In information security we’ve been saddled for years with the tacit assumption that deep down we each have one “true” identity, and that the best way to resolve rights and responsibilities is to render that identity as unique. This “singular identity” paradigm has had a profound and unhelpful influence on security and its sub-disciplines like authentication, PKI, biometrics and federated identity management.
Federated Identity is basically a sort of mash-up of the things that are known about us in different contexts. When describing federated identity, its proponents often point out how drivers licences are presented to boot-strap a new relationship. But it is a category error to abstract this case to as an example of Federated ID, because while a licence might prove your identity when joining a video store, it does not persist in that relationship. Instead the individual is given a new identity: that of a video store member.
A less trivial example is your identity as an employee. When you sign on, HR might sight your driver licence to make sure they get your legal name correct. But thereafter you carry a company ID badge – your identity in that context. You do not present your driver licence to get in the door at work.
Federated Identity posits, often implicitly, that we only really need one identity. The “Identity 2.0” movement properly stresses the multiplicity of our relationships but it usually seeks to hang all relationships off one ID. The beguiling yet utopian OSCON2005 presentation by Dick Hardt shows vividly how many ways there are to be known (although Harte went a step too far when he tried to create a single, albeit fuzzy, uber identity transcending all contexts).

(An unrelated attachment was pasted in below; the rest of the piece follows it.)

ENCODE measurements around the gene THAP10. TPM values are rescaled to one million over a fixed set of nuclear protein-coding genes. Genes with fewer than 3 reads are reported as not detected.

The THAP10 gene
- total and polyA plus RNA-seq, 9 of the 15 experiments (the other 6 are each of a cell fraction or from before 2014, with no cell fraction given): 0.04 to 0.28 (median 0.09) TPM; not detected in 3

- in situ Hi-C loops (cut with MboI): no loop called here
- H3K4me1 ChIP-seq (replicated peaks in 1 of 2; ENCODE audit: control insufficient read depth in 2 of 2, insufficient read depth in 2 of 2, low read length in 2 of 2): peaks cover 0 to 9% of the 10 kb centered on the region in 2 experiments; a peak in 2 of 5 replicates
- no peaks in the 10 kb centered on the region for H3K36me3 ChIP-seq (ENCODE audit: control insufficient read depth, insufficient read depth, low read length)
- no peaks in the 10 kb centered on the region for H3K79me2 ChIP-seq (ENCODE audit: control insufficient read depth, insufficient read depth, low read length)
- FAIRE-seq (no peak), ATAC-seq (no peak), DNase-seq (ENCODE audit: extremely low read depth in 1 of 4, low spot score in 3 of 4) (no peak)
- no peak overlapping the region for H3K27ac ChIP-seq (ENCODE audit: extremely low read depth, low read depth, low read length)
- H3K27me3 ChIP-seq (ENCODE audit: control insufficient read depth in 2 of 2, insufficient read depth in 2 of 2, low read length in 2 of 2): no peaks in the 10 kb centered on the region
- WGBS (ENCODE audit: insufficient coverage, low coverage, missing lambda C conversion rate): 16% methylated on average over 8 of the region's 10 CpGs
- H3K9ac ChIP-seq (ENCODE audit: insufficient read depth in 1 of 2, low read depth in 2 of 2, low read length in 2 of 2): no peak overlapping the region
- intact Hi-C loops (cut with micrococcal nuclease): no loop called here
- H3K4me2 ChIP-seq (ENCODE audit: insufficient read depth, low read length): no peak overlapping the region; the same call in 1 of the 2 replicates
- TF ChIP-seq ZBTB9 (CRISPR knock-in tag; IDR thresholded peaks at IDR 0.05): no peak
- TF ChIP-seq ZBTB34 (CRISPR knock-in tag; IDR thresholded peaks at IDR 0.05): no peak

I favor an alternate view – that each of us actually exercises a portfolio of separate identities and that we switch between them in different contexts. This is not an academic distinction; it really makes a big difference where you draw the line on how much you need to know to set a unique identity.
I am an authorised signatory to my company’s corporate bank account. I happen to hold my personal bank account at the same institution, and thus I have two different key cards from the same bank. Technically, when I bank on behalf of my company, I exercise a different identity than when I bank for myself, even if I am in the same branch or at the same ATM. There is no “federation” between my corporate and personal identities; it is not even sensible to think in terms of my personal identity “plus” my corporate attributes when I am conducting business banking. After all, so much corporate law concerns separating the identity of a company’s people from the company itself. And I think this is more than a technicality too because I truly feel like a different person when I’m conducting Lockstep banking compared to personal banking. I think it’s because I am two different people.
Kim Cameron’s seminal Laws of Identity deliberately promoted the plurality of identity. Cameron included a fresh definition of digital identity as “a set of claims made by one digital subject about itself or another digital subject”. He knew that this relativist definition might be unfamiliar, admitting that it “does not jive with some widely held beliefs – for example that within a given context, identities have to be unique”.